The 23.6 g of 3-glycidoxypropyltrimethoxysilane and 19.8 g of phenyltrimethoxysilane were dissolved in 200 g of tetrahydrofuran (THF) and 100 g of pure water and the liquid temperature was set to 35° C., 21 g of 37 wt % aqueous hydrochloric acid was added dropwise over one hour. Then, the temperature was raised to 64° C. and condensation of the silanol, the ring-opening reaction of the epoxy group, and the addition reaction of the hydrochloric acid were carried out. The 200 g of diethyl ether was added to this reaction solution. After the water phase was removed, the organic liquid phase was washed twice with ultrapure water, 200 g of propylene glycol monomethyl ether acetate (PGMEA) was added, and the THF and aqueous diethyl ether were removed under reduced pressure while heating the liquid to a temperature of 60° C., thereby yielding Comparative Polymer 1.

The weight-average molecular weight (Mw) was obtained by gel permeation chromatography (GPC) using a polystyrene standard, and with 13C-NMR the copolymerization ratio was found to be the following.

COMPARATIVE SYNTHESIS EXAMPLE 2

The 42.6 g of 2-(3,4-epoxycyclohexyl)ethyl trimethoxysilane and 19.8 g of phenyltrimethoxysilane were dissolved in 200 g of tetrahydrofuran and 100 g of pure water, the liquid temperature was set to 35° C., 1.7 g of tetramethylammoniumhydroxide was added. Then, the temperature was raised to 60° C. and condensation of the silanol was performed.

The 200 g of diethyl ether was added to this reaction solution. After the water layer was removed, 60 wt % nitric acid was added in an amount of 1% based on the weight of the organic liquid phase. The resulting organic liquid phase was washed twice times with 300 g of ultrapure water, 200 g of propylene glycol monomethyl ether acetate (PGMEA) was added, and the THF and aqueous diethyl ether were removed under reduced pressure while heating the liquid to a temperature of 60° C., yielding Comparative Polymer 2.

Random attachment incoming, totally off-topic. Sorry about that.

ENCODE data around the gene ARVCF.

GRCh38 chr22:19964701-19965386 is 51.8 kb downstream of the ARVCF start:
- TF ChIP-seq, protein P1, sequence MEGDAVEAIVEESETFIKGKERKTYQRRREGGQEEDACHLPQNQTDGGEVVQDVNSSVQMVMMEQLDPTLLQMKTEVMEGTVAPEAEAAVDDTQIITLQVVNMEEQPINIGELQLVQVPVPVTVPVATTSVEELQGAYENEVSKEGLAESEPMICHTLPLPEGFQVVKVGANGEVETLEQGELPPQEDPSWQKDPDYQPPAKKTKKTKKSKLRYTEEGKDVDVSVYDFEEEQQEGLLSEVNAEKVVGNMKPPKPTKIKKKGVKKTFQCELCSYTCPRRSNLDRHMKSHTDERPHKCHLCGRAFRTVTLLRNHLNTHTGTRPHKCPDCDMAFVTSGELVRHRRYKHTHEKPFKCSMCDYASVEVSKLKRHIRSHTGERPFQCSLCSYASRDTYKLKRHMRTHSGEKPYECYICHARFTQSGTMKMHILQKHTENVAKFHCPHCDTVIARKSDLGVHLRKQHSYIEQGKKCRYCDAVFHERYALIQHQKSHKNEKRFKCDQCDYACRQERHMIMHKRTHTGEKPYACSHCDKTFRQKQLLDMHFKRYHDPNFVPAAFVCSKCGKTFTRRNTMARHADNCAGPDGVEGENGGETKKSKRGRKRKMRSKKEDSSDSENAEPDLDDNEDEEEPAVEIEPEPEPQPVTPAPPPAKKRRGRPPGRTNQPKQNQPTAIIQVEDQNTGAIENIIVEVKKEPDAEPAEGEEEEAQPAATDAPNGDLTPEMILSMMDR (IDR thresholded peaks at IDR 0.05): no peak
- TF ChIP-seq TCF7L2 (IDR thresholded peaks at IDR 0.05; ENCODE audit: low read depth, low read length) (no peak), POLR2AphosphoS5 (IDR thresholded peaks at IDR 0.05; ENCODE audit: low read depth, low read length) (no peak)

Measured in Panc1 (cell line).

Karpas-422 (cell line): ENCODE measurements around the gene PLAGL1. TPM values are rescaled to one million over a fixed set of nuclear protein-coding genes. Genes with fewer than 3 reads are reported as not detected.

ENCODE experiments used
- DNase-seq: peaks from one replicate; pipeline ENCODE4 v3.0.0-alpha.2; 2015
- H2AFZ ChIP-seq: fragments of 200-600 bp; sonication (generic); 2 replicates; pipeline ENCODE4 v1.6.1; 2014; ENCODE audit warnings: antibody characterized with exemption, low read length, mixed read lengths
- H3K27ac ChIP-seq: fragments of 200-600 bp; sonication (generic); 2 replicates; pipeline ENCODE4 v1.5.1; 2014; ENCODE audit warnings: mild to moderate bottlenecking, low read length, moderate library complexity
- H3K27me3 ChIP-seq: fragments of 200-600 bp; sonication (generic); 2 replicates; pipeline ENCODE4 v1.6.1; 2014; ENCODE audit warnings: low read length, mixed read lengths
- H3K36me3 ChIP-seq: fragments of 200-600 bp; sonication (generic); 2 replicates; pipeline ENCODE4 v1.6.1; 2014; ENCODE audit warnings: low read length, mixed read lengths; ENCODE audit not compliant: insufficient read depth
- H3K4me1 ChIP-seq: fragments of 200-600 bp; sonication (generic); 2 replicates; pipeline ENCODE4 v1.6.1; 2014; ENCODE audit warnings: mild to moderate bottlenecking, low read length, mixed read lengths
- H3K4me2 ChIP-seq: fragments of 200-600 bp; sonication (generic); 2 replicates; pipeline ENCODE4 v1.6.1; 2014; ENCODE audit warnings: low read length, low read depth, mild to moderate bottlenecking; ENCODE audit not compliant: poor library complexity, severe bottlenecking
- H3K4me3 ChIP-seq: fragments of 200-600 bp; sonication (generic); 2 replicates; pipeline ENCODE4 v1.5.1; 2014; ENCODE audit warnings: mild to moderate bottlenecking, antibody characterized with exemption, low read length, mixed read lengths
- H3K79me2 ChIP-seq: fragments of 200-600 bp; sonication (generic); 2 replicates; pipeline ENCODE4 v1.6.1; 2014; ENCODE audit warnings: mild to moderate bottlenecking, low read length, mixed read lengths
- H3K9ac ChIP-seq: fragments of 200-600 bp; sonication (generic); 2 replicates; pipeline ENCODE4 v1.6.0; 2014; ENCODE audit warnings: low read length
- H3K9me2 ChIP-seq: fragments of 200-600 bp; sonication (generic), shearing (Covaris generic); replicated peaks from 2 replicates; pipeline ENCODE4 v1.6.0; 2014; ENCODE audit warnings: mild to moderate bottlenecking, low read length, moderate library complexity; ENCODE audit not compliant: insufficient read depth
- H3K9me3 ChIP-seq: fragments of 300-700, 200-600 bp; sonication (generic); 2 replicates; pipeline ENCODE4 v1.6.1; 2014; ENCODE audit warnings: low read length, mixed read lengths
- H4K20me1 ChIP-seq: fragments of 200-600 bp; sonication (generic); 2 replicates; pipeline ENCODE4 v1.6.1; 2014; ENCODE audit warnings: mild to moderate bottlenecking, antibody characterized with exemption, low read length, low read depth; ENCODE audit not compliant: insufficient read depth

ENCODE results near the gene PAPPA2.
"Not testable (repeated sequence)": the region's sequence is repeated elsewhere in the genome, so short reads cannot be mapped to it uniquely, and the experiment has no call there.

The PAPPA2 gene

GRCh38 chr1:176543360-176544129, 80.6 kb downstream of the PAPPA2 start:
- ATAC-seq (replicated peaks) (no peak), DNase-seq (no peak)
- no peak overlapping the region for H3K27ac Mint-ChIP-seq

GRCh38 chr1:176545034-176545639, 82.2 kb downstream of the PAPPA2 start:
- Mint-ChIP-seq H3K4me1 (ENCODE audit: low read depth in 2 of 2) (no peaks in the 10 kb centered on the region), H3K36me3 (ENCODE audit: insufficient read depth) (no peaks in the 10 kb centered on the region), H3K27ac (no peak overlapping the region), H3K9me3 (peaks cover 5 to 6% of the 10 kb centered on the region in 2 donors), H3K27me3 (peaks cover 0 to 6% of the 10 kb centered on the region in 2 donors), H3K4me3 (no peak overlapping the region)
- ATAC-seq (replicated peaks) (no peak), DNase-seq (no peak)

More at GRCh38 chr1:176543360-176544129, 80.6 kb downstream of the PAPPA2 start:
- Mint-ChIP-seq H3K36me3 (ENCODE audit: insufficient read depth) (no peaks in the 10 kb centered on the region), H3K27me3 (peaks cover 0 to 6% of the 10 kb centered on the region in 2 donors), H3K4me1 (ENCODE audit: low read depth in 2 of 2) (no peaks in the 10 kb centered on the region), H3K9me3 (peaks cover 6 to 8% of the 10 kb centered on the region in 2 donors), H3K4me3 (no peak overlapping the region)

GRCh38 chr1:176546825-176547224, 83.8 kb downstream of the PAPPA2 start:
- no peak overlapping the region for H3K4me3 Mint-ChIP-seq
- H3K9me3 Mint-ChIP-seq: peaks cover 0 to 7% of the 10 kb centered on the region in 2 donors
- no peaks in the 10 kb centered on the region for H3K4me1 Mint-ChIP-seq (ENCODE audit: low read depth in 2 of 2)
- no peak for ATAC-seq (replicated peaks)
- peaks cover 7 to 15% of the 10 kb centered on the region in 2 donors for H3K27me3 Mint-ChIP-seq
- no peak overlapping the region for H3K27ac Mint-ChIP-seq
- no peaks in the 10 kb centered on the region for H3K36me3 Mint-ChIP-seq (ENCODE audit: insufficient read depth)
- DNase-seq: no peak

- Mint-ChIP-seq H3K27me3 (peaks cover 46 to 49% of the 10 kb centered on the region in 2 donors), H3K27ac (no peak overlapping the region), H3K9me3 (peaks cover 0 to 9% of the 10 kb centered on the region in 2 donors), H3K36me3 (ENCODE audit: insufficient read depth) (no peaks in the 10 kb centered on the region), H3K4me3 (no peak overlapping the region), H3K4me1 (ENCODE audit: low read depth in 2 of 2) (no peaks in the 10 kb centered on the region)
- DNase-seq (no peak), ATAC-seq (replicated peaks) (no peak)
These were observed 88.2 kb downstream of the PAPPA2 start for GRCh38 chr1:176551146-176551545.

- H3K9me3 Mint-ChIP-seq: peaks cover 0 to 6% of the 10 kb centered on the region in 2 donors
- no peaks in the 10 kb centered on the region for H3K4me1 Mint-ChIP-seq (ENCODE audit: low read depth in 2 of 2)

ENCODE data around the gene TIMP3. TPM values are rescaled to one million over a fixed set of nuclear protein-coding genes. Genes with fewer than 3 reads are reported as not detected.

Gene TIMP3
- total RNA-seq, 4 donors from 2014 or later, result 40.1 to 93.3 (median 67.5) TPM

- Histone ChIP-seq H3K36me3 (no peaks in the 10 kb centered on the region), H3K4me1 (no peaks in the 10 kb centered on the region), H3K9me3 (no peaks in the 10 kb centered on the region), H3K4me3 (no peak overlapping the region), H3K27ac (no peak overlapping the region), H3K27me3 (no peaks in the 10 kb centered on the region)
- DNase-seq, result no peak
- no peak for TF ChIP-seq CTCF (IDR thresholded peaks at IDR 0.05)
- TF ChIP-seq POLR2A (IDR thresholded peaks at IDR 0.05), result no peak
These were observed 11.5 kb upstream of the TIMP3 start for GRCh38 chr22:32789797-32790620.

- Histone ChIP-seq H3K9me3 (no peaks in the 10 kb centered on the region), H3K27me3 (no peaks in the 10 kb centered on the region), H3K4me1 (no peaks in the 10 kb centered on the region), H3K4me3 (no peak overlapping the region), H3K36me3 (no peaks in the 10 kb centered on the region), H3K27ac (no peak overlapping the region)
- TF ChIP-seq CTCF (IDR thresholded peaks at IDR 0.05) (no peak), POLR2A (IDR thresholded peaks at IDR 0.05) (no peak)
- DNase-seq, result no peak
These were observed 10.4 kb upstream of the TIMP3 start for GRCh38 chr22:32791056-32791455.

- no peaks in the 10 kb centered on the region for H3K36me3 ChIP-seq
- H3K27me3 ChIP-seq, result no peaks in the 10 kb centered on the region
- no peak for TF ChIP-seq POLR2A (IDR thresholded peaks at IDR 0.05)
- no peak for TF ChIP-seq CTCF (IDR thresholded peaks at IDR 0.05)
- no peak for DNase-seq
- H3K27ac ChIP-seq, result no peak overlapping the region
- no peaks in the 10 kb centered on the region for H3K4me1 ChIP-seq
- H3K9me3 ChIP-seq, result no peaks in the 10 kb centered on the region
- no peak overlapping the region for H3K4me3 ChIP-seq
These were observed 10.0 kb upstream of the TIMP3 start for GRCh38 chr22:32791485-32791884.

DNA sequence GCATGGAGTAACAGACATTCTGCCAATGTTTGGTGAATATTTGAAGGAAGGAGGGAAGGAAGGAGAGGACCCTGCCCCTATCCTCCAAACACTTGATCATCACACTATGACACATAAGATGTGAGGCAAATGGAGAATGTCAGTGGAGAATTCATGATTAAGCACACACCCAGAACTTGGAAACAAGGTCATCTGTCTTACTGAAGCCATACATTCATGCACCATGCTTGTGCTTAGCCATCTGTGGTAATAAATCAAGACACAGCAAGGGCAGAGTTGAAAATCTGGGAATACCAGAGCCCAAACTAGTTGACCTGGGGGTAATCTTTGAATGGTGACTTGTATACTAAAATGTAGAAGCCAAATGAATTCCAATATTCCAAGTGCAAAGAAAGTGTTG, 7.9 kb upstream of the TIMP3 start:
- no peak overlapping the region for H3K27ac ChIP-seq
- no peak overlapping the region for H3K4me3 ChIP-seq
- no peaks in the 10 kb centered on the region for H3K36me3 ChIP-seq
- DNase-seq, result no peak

The weight-average molecular weight (Mw) was obtained by gel permeation chromatography (GPC) using a polystyrene standard, and with 13C-NMR the copolymerization ratio was found to be the following.

EXAMPLES AND COMPARATIVE EXAMPLES

<Preparation of the Antireflective Film Material>

The polymers obtained in Synthesis Examples 1 to 7 and Comparative Synthesis Example 1 were dissolved in an organic solvent including 0.1 wt % FC-430 (made by Sumitomo 3M) at the proportions shown in Table 1 and the result was filtered by a 0.1 μm filter made of fluorine resin, preparing antireflective film materials (Examples 1 to 8 and Comparative Example 1).

The various compositions in Table 1 are as follows:

    • Polymers 1 to 7: obtained through Synthesis Examples 1 to 7
    • Reference Polymer 1: obtained through Comparative Synthesis Example 1
    • Crosslinking Agent: CR1, CR2, OH-Additive 1 (see structural formula below)
    • Reference Polymer 2: obtained through Comparative Synthesis Example 2
    • Acid Generator: AG1, AG2 (see structural formula below)
    • Organic Solvent: PGMEA (propylene glycol monomethyl ether acetate)

The antireflective film materials prepared in this manner were applied onto silicon substrates and baked at 200° C. for 120 seconds to form antireflective films 193 nm thick.

After the antireflective films were formed, the refractive indices (n, k) of the antireflective films at a wavelength of 193 nm were found with a variable incidence angle spectroscopic ellipsometer (VASE) by J.A. Woollam Co., Inc., and the results are shown in Table 1.

TABLE 1
Refractive Thickness of
Crosslink- Acid Organic Index at 193 Film Film formed 3
Polymer ing Agent Generator Solvent nm Thickness Months Later
(wt pts) (wt pts) (wt pts) (wt pts) N k (Å) (Å)
Ex 1 Polymer 1 CR1 AG1 PGMEA 1.80 0.20 1982 1997
(4.0) (10) (4) (100)
Ex 2 Polymer 2 CR1 AG1 PGMEA 1.81 0.21 1951 1957
(4.0) (10) (4) (100)
Ex 3 Polymer 3 AG1 PGMEA 1.77 0.28 1980 1988